-This Super Bowl was a touchdown for Twitter.
I'm Bridget Carey and this is your CNET Update.
There's always some social media story that comes out of the Super Bowl and its commercials.
In this year's big game, Twitter was mentioned in half of the 52 national commercials usually as a call for fans to tweet out a hashtag about that commercial.
Facebook only got mentioned in four commercials.
Instagram and YouTube, each got one
commercial shout-out, but Google+ didn't get any love from advertisers.
But this year, a 34-minute power outage in the second half made things more interesting, both in the game and on Twitter.
Advertisers were acting quickly, and while the game was still suspended, Oreo came out with a brilliant ad.
The tweet read, "Power out?
No problem," with an image tag line, "You can still dunk in the dark." Tide detergent also tweeted a gag advertisement during the interruption saying, "We can't get your #blackout, but we can get your stain out."
It's not just the expensive commercials that are getting attention on game day.
Advertising agencies are working in real-time now to push out viral messages on social media.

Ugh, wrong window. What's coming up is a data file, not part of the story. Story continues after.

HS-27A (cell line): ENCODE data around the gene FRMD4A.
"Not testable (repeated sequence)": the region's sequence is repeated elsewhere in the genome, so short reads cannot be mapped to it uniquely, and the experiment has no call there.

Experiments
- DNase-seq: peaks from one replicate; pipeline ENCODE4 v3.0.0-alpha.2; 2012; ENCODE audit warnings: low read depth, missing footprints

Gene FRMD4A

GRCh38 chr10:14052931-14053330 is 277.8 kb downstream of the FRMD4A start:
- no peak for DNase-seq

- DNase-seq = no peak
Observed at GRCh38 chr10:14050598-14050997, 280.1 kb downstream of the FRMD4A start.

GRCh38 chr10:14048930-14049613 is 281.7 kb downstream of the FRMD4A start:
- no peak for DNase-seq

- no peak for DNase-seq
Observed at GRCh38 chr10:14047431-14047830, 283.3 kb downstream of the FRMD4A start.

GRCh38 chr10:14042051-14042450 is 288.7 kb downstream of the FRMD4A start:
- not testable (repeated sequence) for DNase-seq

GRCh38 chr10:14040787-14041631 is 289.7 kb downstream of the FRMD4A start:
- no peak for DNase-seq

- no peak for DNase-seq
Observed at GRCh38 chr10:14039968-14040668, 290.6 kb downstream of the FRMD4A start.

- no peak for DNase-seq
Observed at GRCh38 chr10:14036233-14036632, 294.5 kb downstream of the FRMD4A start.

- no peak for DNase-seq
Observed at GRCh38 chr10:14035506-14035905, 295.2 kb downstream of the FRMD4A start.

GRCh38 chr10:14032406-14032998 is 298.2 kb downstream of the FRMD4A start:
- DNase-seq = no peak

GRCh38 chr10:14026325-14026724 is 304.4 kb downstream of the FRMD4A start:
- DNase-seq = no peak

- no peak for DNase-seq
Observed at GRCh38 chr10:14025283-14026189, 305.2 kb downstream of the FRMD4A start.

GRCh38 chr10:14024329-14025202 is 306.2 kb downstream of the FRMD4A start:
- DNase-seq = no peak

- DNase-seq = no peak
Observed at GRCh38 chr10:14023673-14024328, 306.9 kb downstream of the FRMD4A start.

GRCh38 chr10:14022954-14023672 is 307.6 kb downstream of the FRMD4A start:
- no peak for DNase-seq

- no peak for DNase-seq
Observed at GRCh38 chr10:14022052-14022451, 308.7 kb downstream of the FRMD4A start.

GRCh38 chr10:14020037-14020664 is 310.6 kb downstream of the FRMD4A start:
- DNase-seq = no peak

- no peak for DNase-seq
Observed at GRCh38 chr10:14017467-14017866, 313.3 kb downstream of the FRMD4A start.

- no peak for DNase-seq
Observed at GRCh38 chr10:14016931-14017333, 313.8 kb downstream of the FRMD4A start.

BlackBerry's much-anticipated ad for its new smartphone gave viewers lots of special effects, but it didn't show any of the features of the Z10 phone.
It went with a silly angle with the tag line, "In 30 seconds, it's quicker to show you what it can't do." Well, if you have more than 30 seconds, you can see what the Z10 can do in our phone review on CNET.
In this past football season, head injuries were a big topic of conversation.
There were 160 head injuries this season alone and it's become a larger problem when you have stronger players taking more hits and many concussions are going undetected.
So, one new product hopes to change that.
It's called the Shockbox and it's a helmet g-Force sensor that measures the impact a player sustains and a message will be sent to a mobile device if you should see a doctor.
It costs $150.
Today's apps to watch are ones to avoid.
Two Android apps have been masquerading as clean-up tools, but there are malware that snoop on your computer's calls and your chats.
The programs are called SuperClean Android cleaner and they were uncovered recently by a security software company, Kaspersky.
When a user plugs their Android device into a Windows computer, the apps would auto run a program that recorded audio from the PC and then sent that data back to the malware creators, but the apps were also able to tap into text messages, the contents of a phone's memory card,
all the contacts and photos as well as the device info.
These apps are no longer in the Google Play Store, but it is another example of how Google users can't just blindly trust any app.
You can find more details on these stories at CNET.com/update.
From our studios in New York, I'm Bridget Carey.